Understanding the Links Between Trees, Forests and Nutrition
Globally, about 842 million people are undernourished – about 12% of the population – and more than 2 billion suffer from micronutrient deficiency, or “hidden hunger,” according to the UN Food and Agriculture Organization (FAO). This is a great improvement from 20 years ago, when 19% of people in the world were going hungry. Yet as poverty declines, demand for food rises. With the global population expected to grow from 7 billion today to nearly 10 billion by 2050, demand for cropland will be ever-higher, intensifying the pressure to clear forests for agricultural expansion.
The irony is that – although further research is needed – several studies have suggested that forests play a key role in nutrition and food security. For example, a study of 21 African countries, using data from health surveys of 93,000 children aged 1-5, found that children living close to forested areas tended to have more nutritious diets and consumed more fruits and vegetables. At the World Congress on Agroforestry, which I am attending this week in New Delhi, a full session was devoted to exploring the links between tree cover and nutrition.
As part of the WCA session, the lead author of the African study, Amy Ickowitz, of the Center for International Forestry Research (CIFOR), presented a new analysis focused on Indonesia. She offered three reasons why tree cover might be linked to nutrition: First of all, children who live close to a forest are likely to have greater access to wild fruits, leafy greens and bushmeat – food that can provide them with important micronutrients such as vitamin A, iron and zinc. Second, households that are closer to an agroforestry system may have greater access to fruits and nuts. Third, people in heavily forested areas may plant a more complex mosaic of crops, which would result in more nutritious diets.
Tree cover may also be good for nutrition, Ickowitz said, because having access to non-timber forest products can have a positive effect on agriculture in the landscape, increasing productivity. The trees can also provide “back-up” food when other sources run low, and trees also provide fuelwood for cooking, an often-overlooked necessity for good nutrition.
We still have a great deal to learn. Although Ickowitz and other speakers at the WCA offered many compelling ideas, more research is needed to better understand the relationship between tree cover and nutrition: what are the key drivers, what kinds of trees and forests make the biggest difference, etc. These insights would be valuable additions to a growing body of knowledge about food production and nutrition, and support the development of more effective food and forestry policies alike.
A great deal of effort has gone into increasing the production of energy-rich staple crops such as rice, maize and wheat, but as the FAO’s State of Food and Agriculture 2013 stressed, that’s not enough. We need to broaden the focus to make improved nutrition a central goal in achieving food security – and that means more diverse diets, which forests and agroforestry can help provide. Another speaker at the WCA session, Katja Kehlenbeck, of the World Agroforestry Centre, presented research on the food security and nutritional impact of including fruit trees in agroforestry systems.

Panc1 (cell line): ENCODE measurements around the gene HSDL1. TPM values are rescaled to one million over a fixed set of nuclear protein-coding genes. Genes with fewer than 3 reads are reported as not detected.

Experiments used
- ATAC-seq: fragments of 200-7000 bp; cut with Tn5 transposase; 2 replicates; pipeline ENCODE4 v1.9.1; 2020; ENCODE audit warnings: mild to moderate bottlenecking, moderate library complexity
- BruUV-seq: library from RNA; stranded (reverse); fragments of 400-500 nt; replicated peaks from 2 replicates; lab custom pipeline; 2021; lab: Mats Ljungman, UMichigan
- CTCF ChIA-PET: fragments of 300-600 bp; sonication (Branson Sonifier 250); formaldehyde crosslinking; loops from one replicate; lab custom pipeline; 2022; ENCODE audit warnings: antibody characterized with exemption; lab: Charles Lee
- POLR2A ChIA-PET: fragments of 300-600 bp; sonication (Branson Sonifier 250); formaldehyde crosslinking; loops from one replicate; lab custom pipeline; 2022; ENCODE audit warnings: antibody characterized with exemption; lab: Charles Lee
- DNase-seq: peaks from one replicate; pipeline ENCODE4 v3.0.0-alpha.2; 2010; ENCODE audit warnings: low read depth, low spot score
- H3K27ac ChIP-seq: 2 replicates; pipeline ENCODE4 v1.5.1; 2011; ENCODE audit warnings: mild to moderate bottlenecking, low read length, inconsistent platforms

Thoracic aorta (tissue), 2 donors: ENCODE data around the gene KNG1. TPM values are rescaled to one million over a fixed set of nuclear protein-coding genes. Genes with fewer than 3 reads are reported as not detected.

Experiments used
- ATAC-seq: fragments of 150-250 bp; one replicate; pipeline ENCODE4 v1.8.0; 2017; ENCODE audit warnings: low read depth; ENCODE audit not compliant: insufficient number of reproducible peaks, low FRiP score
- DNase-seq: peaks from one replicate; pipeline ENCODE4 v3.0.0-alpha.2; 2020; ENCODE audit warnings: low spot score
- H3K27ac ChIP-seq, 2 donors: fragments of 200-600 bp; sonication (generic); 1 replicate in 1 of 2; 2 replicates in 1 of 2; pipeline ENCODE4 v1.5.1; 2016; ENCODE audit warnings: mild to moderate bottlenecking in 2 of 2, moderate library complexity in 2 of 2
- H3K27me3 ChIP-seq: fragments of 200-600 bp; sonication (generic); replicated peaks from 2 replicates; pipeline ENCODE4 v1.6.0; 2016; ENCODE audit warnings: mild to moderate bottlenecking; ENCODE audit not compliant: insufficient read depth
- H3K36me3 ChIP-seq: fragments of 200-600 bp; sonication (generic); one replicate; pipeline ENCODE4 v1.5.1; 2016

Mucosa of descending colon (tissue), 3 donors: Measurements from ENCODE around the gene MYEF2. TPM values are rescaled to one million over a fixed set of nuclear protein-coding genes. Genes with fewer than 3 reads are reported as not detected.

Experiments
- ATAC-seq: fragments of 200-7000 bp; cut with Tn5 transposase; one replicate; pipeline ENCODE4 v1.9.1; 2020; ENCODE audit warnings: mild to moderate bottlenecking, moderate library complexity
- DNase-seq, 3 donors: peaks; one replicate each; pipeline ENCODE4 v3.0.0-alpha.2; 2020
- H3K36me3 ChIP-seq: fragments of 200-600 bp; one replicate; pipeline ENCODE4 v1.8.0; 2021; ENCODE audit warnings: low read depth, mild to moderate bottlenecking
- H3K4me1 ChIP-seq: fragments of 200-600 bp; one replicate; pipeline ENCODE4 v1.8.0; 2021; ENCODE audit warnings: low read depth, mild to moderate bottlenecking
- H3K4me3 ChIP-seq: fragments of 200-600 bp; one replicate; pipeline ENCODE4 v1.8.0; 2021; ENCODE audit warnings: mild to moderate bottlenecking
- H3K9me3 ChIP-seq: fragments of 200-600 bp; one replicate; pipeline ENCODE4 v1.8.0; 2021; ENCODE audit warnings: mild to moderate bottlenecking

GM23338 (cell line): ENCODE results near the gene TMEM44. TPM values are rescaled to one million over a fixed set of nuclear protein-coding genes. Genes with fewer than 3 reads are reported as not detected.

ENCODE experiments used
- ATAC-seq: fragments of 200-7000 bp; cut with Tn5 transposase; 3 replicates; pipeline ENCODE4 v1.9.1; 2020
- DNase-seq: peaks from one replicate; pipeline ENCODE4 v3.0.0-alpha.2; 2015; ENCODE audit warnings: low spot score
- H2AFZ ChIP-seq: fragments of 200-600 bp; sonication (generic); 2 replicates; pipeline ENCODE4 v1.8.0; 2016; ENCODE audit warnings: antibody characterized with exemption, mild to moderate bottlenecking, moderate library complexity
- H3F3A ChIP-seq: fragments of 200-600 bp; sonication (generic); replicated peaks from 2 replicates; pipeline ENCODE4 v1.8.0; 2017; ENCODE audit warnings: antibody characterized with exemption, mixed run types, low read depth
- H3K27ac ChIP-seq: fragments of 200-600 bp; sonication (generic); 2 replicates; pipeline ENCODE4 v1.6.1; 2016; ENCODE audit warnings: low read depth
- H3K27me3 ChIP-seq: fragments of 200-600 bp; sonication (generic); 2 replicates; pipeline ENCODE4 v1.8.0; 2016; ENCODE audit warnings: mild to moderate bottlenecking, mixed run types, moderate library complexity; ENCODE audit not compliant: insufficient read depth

Malnutrition continues to be widespread in sub-Saharan Africa, and to a large extent, this has to do with low consumption of fruits and vegetables – only 27–114 kg/capita per year, well below the 146kg/year recommended by the World Health Organization (WHO). In that context, Kehlenbeck says, planting fruit trees can bring many benefits:
- Fruit trees can be harvested for a longer period of time over the year, and if practically planned, they can generate a year-round harvest. This is especially important for filling “the hunger gap” – the period just before the harvest of staple crops, when the food shortage is the largest.
- Planting fruit trees has a high potential for income generation, not only for the fresh fruit but also processed. This is especially important for women, who usually are in charge of the fruit trees.
- Fruit trees are more drought-tolerant than annual crops, which makes them especially suitable to enhance food security, to provide resilience as well as adaptation to climate change.
My colleague Jenny Friman has drawn similar conclusions from research in Burkina Faso. But there are also risks in encouraging farmers to plant fruit trees: if they plant large monocultures of fruit trees, for example, or turn agroforestry systems into intensive monocultures, biodiversity and ecosystem services may suffer; there might even be pressure to replace forests with fruit tree plantations. Kehlenbeck also highlighted the risks to livelihoods and food security, if farmers grow trees as a cash crop on land where they used to grow food for the household. This risky venture may be derailed by lack of market access, low prices, or a bad harvest.
The links between trees and nutrition are a crucial area of research, one that could have been discussed at much greater length at the WCA. As part of a collaborative project on the theme “Forests, Landscapes and Food Security”, my colleagues and I will continue to explore these issues; we hope you will join us in this endeavor and share your own perspectives.
Matilda Palm is a post-doctoral researcher in the Department of Energy and Environment, Chalmers University of Technology, and a member of the Forest, Climate & Livelihood Research Network (Focali). She is participating in the World Congress on Agroforestry as part of a collaboration between Focali and the Swedish International Agricultural Network Initiative (SIANI) around the theme 'Forests, Landscapes and Food Security'.